After an identity is suitably authenticated, the natural next step is to use that identity to authorize access to a resource. Windows has a very expressive authorization model available for applications and system components to use for making authorization decisions.
Windows was originally designed to meet the requirements of the C2 level of the Trusted Computer System Evaluation Criteria (TCSEC). The TCSEC program has since been supplanted by profiles written under the Common Criteria for Information Technology Security Evaluation, such as the Controlled Access Protection Profile. These profiles and related information can be found in section 6.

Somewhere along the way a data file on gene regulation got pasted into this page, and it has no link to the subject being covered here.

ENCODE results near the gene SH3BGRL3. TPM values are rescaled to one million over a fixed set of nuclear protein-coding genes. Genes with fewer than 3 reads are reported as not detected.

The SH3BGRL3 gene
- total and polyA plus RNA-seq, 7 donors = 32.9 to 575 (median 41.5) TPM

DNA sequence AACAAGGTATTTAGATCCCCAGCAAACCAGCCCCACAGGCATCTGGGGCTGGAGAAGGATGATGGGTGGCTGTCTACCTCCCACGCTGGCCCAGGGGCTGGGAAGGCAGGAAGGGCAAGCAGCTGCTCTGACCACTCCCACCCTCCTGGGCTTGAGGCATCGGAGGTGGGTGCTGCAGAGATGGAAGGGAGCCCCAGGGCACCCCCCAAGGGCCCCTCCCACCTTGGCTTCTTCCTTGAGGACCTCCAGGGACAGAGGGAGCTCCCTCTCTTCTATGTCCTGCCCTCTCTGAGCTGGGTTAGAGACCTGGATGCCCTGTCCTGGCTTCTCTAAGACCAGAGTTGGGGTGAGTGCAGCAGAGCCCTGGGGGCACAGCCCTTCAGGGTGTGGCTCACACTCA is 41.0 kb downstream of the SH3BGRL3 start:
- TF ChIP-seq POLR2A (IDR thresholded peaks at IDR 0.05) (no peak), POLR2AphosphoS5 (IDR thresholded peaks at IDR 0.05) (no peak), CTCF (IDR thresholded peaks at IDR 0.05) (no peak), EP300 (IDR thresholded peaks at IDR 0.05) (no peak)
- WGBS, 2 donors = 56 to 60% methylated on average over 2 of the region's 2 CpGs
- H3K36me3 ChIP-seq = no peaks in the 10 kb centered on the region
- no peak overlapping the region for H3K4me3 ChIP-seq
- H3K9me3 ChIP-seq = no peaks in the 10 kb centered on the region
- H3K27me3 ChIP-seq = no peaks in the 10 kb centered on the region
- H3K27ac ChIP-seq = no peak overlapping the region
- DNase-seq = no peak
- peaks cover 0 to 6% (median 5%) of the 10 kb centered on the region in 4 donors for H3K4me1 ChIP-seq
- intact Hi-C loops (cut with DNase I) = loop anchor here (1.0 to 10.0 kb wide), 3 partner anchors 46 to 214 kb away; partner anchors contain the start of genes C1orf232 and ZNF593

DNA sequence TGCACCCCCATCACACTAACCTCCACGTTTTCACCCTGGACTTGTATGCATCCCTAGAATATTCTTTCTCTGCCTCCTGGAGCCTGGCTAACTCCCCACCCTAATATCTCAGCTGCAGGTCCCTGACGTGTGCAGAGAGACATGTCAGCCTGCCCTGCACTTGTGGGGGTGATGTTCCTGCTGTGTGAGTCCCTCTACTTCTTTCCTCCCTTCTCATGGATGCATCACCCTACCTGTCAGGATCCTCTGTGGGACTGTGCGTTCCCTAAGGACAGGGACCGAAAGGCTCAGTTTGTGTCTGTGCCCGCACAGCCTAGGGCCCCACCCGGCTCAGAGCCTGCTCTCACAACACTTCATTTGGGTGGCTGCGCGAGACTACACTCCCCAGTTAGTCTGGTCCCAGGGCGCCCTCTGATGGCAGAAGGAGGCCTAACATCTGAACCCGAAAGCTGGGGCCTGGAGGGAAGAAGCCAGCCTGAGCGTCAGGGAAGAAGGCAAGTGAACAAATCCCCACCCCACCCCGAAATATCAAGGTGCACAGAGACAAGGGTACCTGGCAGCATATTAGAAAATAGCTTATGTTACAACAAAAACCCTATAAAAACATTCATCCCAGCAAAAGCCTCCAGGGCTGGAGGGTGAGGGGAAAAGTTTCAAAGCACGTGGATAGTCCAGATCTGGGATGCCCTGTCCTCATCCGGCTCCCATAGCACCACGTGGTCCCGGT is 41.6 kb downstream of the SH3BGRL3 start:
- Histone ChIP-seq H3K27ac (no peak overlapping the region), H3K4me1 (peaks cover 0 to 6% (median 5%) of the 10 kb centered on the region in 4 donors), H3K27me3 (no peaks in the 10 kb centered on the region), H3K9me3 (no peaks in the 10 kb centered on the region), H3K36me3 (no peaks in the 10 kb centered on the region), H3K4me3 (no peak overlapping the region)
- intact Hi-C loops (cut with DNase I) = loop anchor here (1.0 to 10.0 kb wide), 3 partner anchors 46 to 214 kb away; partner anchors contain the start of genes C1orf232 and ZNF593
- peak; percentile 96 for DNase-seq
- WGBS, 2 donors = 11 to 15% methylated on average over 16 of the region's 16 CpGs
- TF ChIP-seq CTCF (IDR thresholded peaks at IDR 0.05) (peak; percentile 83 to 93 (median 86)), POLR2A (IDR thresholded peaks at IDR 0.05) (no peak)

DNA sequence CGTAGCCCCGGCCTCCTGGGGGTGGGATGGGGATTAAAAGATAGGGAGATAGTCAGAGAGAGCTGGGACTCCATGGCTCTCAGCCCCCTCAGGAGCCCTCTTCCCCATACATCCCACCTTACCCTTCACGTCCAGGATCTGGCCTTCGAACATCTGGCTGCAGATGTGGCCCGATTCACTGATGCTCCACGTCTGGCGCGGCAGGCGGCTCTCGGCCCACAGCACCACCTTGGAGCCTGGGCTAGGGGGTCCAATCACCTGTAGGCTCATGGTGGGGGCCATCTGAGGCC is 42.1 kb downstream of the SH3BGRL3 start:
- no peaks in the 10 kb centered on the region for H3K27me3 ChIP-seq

The C2 requirements (and later the CAPP requirements) for authorization are centered on discretionary access control. For discretionary access control, the owner of a particular resource (or a delegate of the owner) determines what access others should have. This is in contrast to mandatory access control schemes in which another party maintains control over the resource regardless of the expectations of the owner.